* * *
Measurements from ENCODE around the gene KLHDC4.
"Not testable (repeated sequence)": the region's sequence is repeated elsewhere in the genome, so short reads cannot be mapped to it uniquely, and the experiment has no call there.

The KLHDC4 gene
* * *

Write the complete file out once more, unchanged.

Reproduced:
Measurements from ENCODE around the gene KLHDC4.
"Not testable (repeated sequence)": the region's sequence is repeated elsewhere in the genome, so short reads cannot be mapped to it uniquely, and the experiment has no call there.

The KLHDC4 gene